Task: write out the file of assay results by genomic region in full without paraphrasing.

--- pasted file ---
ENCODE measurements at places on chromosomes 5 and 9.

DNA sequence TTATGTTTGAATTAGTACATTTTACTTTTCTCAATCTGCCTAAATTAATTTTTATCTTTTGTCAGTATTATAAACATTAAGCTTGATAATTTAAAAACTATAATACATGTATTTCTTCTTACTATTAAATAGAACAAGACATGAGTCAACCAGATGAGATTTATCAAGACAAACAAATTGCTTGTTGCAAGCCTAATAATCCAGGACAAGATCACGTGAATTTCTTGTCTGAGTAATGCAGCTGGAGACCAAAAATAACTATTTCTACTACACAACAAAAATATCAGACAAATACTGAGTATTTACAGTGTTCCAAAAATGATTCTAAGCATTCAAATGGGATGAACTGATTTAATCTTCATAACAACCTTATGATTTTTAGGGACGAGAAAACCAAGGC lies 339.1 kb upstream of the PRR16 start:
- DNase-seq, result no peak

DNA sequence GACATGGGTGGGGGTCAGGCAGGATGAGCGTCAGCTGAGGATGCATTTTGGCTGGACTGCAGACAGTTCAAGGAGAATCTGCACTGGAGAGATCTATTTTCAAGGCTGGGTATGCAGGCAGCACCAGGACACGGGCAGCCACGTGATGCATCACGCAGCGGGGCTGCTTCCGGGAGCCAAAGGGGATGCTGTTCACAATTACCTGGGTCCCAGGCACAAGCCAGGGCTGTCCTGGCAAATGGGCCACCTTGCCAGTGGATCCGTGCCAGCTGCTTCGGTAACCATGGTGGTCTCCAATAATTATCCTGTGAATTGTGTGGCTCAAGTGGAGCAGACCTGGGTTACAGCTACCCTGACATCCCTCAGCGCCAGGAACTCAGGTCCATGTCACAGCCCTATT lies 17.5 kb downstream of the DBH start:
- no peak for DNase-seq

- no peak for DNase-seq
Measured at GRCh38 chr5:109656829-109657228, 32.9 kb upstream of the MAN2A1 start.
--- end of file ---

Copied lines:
ENCODE measurements at places on chromosomes 5 and 9.

DNA sequence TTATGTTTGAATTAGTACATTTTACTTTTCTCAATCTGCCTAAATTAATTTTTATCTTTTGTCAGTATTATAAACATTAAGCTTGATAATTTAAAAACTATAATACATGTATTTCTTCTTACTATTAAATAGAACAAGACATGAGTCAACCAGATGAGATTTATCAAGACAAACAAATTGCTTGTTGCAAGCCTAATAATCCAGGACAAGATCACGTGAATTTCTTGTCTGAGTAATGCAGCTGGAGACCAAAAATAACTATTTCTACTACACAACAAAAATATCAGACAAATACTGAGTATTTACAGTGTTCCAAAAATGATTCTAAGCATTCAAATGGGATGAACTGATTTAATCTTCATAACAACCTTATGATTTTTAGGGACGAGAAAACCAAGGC lies 339.1 kb upstream of the PRR16 start:
- DNase-seq, result no peak

DNA sequence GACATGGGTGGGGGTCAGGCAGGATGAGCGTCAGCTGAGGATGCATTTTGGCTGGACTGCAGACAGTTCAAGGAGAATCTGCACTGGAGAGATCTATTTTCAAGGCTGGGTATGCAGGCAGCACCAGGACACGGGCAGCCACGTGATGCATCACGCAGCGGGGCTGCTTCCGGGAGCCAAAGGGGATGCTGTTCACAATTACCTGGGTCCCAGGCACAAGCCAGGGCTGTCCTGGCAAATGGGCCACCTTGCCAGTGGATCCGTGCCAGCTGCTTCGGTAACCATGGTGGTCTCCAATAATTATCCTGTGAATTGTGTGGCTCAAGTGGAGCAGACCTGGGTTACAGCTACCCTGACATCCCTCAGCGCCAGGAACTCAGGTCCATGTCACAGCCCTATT lies 17.5 kb downstream of the DBH start:
- no peak for DNase-seq

- no peak for DNase-seq
Measured at GRCh38 chr5:109656829-109657228, 32.9 kb upstream of the MAN2A1 start.